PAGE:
The inimitable Nick Drake, recognized after his death as a brilliant songwriter but rarely before, is still the master of that brand of moody, emotive finger-picked acoustic guitar. The haunting melodies, the unshakable vocals, the ability to move through song: Nick Drake, an English songwriter but a speaker for deep veins of sadness and despair running through all culture, is still untouchable as a musician.
His first album, Five Leaves Left, was produced between 1968 and 1969, when Nick was 20 and 21. Keith Morris was asked to photograph Nick for the album cover by the album’s producer. Incidentally, this was the first album cover Keith would work on, and it’s one that defines him still today. The moment for both young artists, both near the start of their careers, was the first in an unfortunately cut short collaboration between the two, in which Keith photographed Nick in conjunction with each of the three legendary Nick Drake albums: Five Leaves Left, Bryter Later, and Pink Moon.
Keith, still, had little chance to engage the elusive Nick Drake; despite being the only professional photographer to work with Nick, he hadn’t worked with him aside from the work the three albums — and then, on but a single day for each.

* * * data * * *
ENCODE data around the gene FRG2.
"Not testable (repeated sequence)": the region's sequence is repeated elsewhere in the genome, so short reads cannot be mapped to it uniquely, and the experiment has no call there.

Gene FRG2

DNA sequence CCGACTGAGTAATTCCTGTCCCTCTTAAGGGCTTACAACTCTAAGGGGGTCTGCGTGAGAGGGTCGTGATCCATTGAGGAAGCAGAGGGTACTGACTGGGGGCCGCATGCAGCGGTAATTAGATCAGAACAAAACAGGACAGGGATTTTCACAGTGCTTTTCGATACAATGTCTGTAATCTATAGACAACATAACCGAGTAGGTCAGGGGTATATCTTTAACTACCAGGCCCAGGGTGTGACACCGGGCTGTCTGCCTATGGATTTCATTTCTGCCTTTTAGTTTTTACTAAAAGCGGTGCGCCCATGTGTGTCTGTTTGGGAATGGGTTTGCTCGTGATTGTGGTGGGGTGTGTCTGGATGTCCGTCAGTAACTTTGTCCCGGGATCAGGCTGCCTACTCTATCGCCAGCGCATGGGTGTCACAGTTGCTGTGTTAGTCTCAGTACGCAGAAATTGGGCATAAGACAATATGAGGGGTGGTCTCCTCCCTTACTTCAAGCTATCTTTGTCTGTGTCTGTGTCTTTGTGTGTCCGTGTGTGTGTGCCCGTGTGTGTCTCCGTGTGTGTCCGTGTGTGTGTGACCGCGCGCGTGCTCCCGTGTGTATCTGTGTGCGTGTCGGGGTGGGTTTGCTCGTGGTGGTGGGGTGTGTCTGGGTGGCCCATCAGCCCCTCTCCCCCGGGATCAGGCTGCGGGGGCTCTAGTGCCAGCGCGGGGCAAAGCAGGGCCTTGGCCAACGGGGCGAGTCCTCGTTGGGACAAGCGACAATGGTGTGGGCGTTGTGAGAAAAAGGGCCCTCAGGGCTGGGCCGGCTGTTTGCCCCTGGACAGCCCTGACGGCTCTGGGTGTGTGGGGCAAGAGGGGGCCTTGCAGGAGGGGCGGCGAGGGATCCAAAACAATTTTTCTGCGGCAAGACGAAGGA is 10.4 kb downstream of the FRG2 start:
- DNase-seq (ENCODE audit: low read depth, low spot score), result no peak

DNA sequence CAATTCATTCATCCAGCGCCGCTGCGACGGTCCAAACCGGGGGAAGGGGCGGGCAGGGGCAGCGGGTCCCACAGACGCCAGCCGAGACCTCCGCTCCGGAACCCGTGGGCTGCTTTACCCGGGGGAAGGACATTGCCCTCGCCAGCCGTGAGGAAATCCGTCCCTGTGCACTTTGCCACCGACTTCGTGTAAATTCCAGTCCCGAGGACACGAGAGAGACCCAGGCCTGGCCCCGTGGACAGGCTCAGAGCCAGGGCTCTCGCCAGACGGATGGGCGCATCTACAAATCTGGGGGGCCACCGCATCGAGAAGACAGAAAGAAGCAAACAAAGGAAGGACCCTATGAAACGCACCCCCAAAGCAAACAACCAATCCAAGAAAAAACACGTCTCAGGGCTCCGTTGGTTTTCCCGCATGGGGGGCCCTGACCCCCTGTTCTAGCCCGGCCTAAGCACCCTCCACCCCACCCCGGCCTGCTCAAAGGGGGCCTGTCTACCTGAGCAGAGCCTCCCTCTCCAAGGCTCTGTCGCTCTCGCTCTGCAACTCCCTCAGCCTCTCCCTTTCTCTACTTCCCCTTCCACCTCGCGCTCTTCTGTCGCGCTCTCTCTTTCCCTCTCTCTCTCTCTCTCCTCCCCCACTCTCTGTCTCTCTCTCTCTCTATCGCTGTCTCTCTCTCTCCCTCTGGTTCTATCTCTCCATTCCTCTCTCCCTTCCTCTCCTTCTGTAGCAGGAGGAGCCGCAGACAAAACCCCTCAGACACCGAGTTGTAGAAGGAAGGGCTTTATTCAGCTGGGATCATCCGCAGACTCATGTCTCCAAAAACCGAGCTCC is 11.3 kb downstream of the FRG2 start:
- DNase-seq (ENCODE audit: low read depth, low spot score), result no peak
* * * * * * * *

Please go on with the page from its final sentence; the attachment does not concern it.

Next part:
The artwork taken for Five Leaves Left, the first of those opportunities, captures the young Nick Drake looking perhaps as contemplative as his early music. The photograph used for the front of the album depicts Nick gazing out a window, and presumably, the only light in the room being the natural light coming from the two windows seen in the photograph. The strong shadows cast by only in the corners of Nick’s Hampstead flat set the mood for the music: The whole thing is not cast in shadow, though certainly parts of it are. The play between the light and the dark serves as a visual metaphor for the bleakness and the exuberance heard contrasting in Nick Drake’s guitar work and vocals.
The photograph on the reverse side is as much revealing, but it exists more as a metaphor of Nick Drake’s musical attitude than of the musical performance. Nick, against a brick wall, is still, and again, he is gazing into the distance. It’s not the gaze of a combat-hardened soldier, that thousand-yard wear gaze. Nick is instead looking almost wistfully into the distance, unaware that, ahead of him, people are running by, carrying about with their busy lives. The specific photograph in the series depicts a man, perhaps a businessman, running into the frame in some sort of rush.
Through the visual metaphor of Morris’s photographs, the album gains additional valuable meaning that could not be achieved without a visual narrative, as non-literal as it may be. There is a specific art in capturing the combination of weariness and optimism that is packaged gracefully in Five Leaves Left: Keith Morris, for his part, tells the story of Nick Drake, the musician, through these two beautiful photographs, and through the others he took throughout the musician’s tragically short career.